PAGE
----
Ways/Ideas to get multicolored prints?

Anyone got ideas on how to get multicolored prints on a single extruder? This looked really cool https://pinshape.com/3d-printed-object/320-whale-toy

Somehow it didn’t even occur to me to switch filaments mid way to get different colors on a single print, but once noticing it, I’m seeing it a lot more like on lettering for signs that are 3D printed.

Wondering if anyone has other ways they’re getting multi colored print? Other than painting afterwards. I don’t like how painting kind of takes away from a 3D printed object when I give them away. It looks…less 3D printed. Best way is probably to design in different parts I guess?

Something like this maybe? Link

Campaign was unsuccessful but one could build and adapt their own version easily to their printer and depending on the filament could use sharpies.

This looks cool. It’s probably a little hard to tell when you’ll need to switch colors I suppose, so I suppose @Utrred, super precise colored prints are out of the question. But the whale toy you’ve shared is also not precisely colored, and it looks really good :slight_smile:

Here is an easy way to weld/join filament.

Just be sure to scrape to bulging off, flat, with a razor knife.

Saw this today on 3Dprintingindustry.com


You will have to disassemble an inkjet printer though, and the kit itself does cost $2.5K. Not sure if this is at all a good alternative.

Mosiac’s, “The Palette”
Here is what will probably be the next “must have” gadget for 2016, if it works.

For $1,000, it is a pretty advanced little machine. The antiquated STL file format is just for a single(none) color.
The new 3MF file format will be used to slice OBJ and PLY models that have pre-defined coloring schemes.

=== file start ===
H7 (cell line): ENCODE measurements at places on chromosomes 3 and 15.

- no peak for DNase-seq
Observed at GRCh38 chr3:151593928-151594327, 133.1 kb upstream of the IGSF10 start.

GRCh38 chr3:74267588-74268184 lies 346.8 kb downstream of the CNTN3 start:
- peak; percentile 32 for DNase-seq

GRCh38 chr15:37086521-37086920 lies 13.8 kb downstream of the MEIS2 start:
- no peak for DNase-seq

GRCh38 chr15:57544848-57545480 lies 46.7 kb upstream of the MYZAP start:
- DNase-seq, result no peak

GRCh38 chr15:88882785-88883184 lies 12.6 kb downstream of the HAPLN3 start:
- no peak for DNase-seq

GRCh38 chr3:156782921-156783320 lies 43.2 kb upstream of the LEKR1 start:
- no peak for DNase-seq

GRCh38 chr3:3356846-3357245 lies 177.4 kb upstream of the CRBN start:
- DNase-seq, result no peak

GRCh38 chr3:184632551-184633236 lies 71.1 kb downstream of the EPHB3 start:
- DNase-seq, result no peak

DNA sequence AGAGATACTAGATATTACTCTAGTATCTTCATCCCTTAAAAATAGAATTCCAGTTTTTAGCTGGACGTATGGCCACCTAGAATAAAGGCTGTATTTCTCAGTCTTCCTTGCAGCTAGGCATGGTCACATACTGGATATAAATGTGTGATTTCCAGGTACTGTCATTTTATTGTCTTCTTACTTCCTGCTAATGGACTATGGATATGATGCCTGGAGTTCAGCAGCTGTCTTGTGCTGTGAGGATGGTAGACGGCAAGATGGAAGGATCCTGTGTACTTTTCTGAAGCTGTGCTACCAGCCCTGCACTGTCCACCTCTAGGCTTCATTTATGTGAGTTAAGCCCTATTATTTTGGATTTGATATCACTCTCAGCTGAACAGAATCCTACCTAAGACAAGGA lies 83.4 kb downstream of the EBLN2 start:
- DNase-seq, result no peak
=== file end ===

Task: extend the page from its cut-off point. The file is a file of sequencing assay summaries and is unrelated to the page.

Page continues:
CURA has already implemented 3MF in to their new version lease. I recently updated CURA , and it took-over ALL of my STL file extensions, with “3D Model Files”, but that has not been a problem, as 3MF is backwards compatible with STL, so other slicing programs will still open them.
I can only confirm that S3D and IdeaMaker will open 3MF file extensions, but I am not sure if they can write the gcode that necessary to use “The Palette”, yet.

Just came into the office and saw your link to The Palette. Looked up a video of how it prints and it looks so great! I see that the standard version (without the filament module kits and 4kg of filament) is $799. Estimated shipping to begin in April 2016? Fingers crossed all goes well!

Here are three great options for 3D printers to choose from:

  1. Original Prusa i3 MK3S: The Czech-based Prusa Research is known for having the best 3D printers around. It offers exceptional print quality and features like autocalibration and crash detection. Prusa’s slicing software is convenient and easy to use and the support team has great knowledge and responds quickly.

  2. Qidi Tech X-Pro: This is a dual extension printer that’s ready-to-run when delivered. It has an enclosed printing chamber that is really helpful at the time of handling temperature-sensitive materials. What actually sets Qidi Tech X-Pro apart from a lot of its contemporaries is the removable magnetic build plate and the turbofan. Overall, it is an affordable and competent printer out there.

  3. Artillery Sidewinder X1: It is a large build volume 3D printer, known for its qualities and reliability. It has some really amazing features like the hot ends for large printing. This hot-end allows a larger volume of filament to melt and flow. It also allows you to increase the print speed without any extrusion issues.

The original Prusa i3 MK3S is the most expensive from the lot, the other two options are between the price range of $500 to $600. If you are looking for high quality and affordable printing service then get in touch with Foamex Printing Company.